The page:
of interest, according to the cham-
ber of commerce, is Wakulla
Springs, some 16 miles this side'
of Tallahassee. Wakulla Springs
is said to be the deepest natural
spring in the world, which is fine
'if you like deep springs. There is
la hotel with beds and a dining
room with food, and you might
even get into the movies if Grant-
land Rice. 20th Century-Fox and
Metor-Goldwyn-Mayer ,are b a c k
shooting some more of Wakulla's
lovely bathing beauties (it says in
(Continued on Page 6)
Personnel of Port St. Joe A. W. S. Observation Post
Gale Traxler Jr.. James" Traweek
6---SA.M. S. L. Barke C. H. McKnight M. P1. Tomlinson Edward Bartee Tom Kelley Horace Soule
8-10A.M. Tom Morrison Mrs. B. E. Kenney Mrs. Drew Mason 0. 1). Langston Mrs. R. W. Smith
Mr. and Mrs.
Geo. L. Snowden
Mr. and Mrs.
H. I. Woodin
Mrs. Gus (reech
Mrs. IH. C. Spence
Mrs. R. Schism
Mrs. W. S. Smith
Mrs. W. M. Howell
J. D. Teal
Mrs. J. L. Temple
Mrs. D. C. Smith
Mrs. Patty Lovett
Mrs. Tom Coldewey J. 0. Baggett
Mrs. L. Gainous Mrs. Jack Frost
Mrs. P. F. Farmer
W. A. Childs
Mrs. J. Grimsley
Mrs. Agnes Minus
Mrs. Larry Evans
Mrs. M. Fleishel
J T. Simpson
W. M. Ebersole
Mrs. R. D: Prows
P. B. Fairley Jr.
W. H. Wellington
Mr. and Mrs.
Another Name for 'Em
A pole-sitter in India iss paid to
have occupied, the same post 45
years. We call them bureaucrats'
Tokyo is approximately 2000
miles closer to San Francisco than
Advertising doesn't cost-it PAYS!
Available from Commercial News Providers"
S go w
- "Copyrighted Material
Available from Commercial News Providers"
To state that you may not tie
able to sell ramie fiber profitably
in the next 12' months, and there
to assert that you can now raise
ramie profitably, sounds like a
conundrum. But there are profits
to be made in ramie growing in
a addition to 'the profit from the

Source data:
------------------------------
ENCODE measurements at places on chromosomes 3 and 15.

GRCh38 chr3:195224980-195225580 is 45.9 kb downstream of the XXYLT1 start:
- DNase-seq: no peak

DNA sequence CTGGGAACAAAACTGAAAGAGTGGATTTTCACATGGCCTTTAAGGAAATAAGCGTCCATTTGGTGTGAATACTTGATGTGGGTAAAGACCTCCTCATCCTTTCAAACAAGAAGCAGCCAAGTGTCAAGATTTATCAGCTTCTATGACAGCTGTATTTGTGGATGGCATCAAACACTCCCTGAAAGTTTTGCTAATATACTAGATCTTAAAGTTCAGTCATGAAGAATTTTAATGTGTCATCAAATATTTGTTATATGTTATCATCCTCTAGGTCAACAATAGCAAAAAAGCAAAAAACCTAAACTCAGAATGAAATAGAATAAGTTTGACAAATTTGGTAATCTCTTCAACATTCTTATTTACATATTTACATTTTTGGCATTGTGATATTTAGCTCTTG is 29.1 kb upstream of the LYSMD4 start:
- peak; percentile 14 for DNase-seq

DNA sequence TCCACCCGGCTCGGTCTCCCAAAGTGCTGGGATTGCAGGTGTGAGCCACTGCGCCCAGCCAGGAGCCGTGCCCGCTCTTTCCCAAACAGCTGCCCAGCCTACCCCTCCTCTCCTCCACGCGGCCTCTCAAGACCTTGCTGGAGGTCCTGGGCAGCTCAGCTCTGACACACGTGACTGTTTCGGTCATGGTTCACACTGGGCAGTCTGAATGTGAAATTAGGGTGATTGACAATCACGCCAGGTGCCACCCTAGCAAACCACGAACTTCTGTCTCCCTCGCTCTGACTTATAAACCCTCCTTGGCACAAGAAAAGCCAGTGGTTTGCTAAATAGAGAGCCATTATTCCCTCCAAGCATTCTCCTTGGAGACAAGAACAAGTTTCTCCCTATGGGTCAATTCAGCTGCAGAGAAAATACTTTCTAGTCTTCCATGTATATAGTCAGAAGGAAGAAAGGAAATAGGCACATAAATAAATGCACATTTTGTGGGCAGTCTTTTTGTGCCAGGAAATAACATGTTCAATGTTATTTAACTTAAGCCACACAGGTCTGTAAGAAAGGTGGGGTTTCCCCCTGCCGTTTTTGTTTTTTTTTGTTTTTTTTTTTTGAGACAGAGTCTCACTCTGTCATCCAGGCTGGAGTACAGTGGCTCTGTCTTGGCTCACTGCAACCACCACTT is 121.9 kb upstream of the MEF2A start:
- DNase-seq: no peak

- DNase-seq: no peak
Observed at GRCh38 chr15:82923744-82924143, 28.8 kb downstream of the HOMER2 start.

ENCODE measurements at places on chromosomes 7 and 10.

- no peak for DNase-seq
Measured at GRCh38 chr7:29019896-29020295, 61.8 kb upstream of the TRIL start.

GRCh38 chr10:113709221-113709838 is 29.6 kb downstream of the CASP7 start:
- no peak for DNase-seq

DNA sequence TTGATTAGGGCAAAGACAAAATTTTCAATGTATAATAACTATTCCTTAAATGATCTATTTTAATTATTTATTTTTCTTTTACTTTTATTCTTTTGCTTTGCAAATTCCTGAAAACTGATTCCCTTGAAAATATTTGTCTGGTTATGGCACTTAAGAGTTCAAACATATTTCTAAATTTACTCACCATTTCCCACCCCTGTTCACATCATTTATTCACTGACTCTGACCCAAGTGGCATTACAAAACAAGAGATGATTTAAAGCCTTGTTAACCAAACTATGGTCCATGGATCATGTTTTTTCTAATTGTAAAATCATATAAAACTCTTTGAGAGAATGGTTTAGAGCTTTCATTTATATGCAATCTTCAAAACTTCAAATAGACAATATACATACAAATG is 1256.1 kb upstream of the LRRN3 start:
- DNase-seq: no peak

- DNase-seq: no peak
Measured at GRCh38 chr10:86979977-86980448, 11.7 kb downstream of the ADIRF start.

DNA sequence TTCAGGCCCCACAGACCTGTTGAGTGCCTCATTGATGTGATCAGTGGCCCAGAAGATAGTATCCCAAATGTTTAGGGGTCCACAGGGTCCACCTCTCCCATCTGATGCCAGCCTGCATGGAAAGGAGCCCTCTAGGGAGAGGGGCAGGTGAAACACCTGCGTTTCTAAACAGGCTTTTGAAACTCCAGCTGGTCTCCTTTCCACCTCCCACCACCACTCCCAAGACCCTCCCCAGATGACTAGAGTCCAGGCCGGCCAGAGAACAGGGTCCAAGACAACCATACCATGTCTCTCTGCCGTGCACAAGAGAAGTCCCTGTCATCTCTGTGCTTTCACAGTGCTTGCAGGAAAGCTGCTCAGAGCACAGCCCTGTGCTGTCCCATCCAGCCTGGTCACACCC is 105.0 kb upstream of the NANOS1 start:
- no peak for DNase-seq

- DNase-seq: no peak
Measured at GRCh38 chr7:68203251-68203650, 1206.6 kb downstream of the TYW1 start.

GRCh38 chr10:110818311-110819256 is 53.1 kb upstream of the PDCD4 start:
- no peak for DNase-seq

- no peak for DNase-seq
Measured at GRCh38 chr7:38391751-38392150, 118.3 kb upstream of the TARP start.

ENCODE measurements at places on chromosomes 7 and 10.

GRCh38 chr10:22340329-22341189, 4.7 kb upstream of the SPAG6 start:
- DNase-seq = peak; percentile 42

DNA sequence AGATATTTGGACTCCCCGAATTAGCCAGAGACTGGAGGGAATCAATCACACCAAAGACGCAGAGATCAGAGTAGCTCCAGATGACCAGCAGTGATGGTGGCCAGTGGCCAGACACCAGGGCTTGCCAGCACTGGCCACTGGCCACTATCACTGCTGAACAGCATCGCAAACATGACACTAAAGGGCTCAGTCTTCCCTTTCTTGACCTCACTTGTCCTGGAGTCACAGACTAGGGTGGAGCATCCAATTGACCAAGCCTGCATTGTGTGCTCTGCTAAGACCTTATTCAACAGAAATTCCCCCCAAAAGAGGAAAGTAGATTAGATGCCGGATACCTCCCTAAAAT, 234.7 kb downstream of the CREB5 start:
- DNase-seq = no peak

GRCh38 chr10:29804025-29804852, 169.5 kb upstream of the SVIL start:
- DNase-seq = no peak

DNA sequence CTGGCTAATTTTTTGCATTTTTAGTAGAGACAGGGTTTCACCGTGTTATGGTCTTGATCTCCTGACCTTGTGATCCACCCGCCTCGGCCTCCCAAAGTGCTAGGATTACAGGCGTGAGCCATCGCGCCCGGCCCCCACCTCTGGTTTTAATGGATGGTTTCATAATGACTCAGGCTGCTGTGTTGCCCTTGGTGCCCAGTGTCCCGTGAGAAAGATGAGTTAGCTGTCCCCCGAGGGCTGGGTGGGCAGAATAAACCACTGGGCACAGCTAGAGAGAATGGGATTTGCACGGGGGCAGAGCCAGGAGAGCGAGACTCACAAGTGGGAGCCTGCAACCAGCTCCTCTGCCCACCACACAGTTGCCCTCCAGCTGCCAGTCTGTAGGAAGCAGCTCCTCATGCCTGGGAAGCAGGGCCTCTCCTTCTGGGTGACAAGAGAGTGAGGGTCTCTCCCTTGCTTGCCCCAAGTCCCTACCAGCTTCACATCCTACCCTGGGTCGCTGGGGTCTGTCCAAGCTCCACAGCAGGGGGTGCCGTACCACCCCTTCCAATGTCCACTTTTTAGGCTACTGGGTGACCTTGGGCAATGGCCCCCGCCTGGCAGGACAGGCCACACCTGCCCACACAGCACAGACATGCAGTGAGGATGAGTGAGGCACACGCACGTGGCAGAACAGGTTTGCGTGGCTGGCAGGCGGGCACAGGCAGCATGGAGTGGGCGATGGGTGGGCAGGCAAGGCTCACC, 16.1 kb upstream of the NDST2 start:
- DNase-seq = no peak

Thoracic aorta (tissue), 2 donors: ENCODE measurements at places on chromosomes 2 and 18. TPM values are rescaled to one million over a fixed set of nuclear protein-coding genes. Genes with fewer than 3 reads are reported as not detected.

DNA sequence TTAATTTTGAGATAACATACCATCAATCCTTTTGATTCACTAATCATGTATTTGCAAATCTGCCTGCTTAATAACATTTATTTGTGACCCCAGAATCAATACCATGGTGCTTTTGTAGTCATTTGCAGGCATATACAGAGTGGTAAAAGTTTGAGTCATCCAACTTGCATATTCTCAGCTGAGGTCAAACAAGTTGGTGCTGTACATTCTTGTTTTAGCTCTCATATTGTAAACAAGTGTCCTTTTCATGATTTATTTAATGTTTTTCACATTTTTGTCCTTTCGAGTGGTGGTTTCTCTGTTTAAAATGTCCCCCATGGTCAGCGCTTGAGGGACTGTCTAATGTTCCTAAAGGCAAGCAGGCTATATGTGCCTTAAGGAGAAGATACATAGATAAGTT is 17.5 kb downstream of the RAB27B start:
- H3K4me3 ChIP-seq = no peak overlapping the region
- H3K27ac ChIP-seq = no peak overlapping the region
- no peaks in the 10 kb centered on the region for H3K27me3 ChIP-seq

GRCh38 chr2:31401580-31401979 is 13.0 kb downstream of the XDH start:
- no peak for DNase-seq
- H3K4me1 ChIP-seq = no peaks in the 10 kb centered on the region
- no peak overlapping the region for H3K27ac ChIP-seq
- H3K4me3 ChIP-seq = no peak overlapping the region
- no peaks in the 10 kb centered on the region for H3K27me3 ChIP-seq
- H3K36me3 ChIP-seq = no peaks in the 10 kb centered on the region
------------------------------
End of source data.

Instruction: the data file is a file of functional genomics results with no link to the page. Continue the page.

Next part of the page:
For example, after my Philippine
friend visited me, I put in some
ramie roots. I gave them special
treatment--trace chemicals, vita
min B-l, etc. In 10 months they
yielded me increased value of ap-
proximately 50 to 1-about five
times 'the increase of ramie root
crops in Texas and other southern
Even without any special treat-
ment, they will yield about 10 to
Four facts are now certain:
There is a great war demand, for
ramie. The post-war demand will
increase. Florida is the place for
ramie growing. Ramie ,root crops
can be grown profitably now.
Certainly, keep your feet on -the
ground; but lift your eyes above
the horizon -for the man wno
keeps his eyes on his feet soon
has nothing 'to sell but old shoes.
A & P EMPLOYES TO GET
,-,. ADDED COMPENSATION
Addition' compensation totaling
$1,400,000 will be distributed to
employes of the Great Atlantic &
Pacific Tea company before Christ.
mas, it was announced yesterday
from New. York by John A. Hart-
All A & P employes throughout
the country with six months or
more service will participate in
the cash distribution. The com-
pany's employes were voted simi-
lar compensation last year.
Uilllilli llilli lli ll ll lliill llll llll ulllll!Il lllilI!i!!i i!r
You Can Still .
Your 'Home Q900
Up to tv$
ON EASY LOANS
- See Us For Estimate -
We Do Millwork and Build Boats
St. Joe Lumber Co.
1 1 1 1IIllllllllllllll llllllllllllllll l l lllllllll llllllllllllli lll!'
BY THE A8 00
Open to the Public
Club Breakfast, 6 to 9....2-5c
Lunch, 12 to 2...........40c
Dinner, 6 to 8 ...........40c
MRS. M. 0. FREEMAN
Corner Reid Ave. and 3rd St.
Griffin Grocery Building
Andy Gump says-
"OH, MIN! 're going to buy
more- War Bonds. Like everyone
else we're going to 'top that 10%
by New Year's'."
The oyster catcher has a long
beak so constructed that it can
easily remove an oyster or clam
from its shell.
W HEN Functional Nervous
Disturbances such as Sleep-
lessness, Crankiness, Excitability,
Restlessness or Nervous Headache
interfere with your work or spoil
your good times, take
Dr. Miles Nervine
(Liquid or Effervescent Tablets)'
Nervous Tension can make you
Wakeful, Jittery, Irritable. Ner-
vous Tension can cause Nervous
Headache and Nervous Indiges-
tion. In times like these, we are
more likely than usual to become
overwrought and nervous and to
wish for a good sedative. Dr.
Miles Nervine is a good sedative
-mild but effective.
If you do not use Dr. Miles
Nervine you can't know what it
will do for you. It comes in
Liquid and Effervescent Tablet
form, both equally soothing to
tense and over-wrought nerves.
WHY DON'T YOU TRY IT ?.
Get it at your drug store,
Effervescent tablets 350. and 750,
i Liquid 250 and $1.00. Read direc-
1 ti d landu dic tzizy aq UarAU.d
PHONEs 101tino ana use on y as ctirecte .cu
PHONE 101 Costin Building
Like a Letter
From Home .
The Star, mailed each week to men in the armed
services, has been described that way by-some of
"our boys." As a contribution to morale,
The Star has fixed a special reduced subscription
rate of $1.00 a year to men in the Army, Navy
and Marine Corps, wherever they are stationed.
This special rate is made in the face of rapidly
advancing production costs, which may force the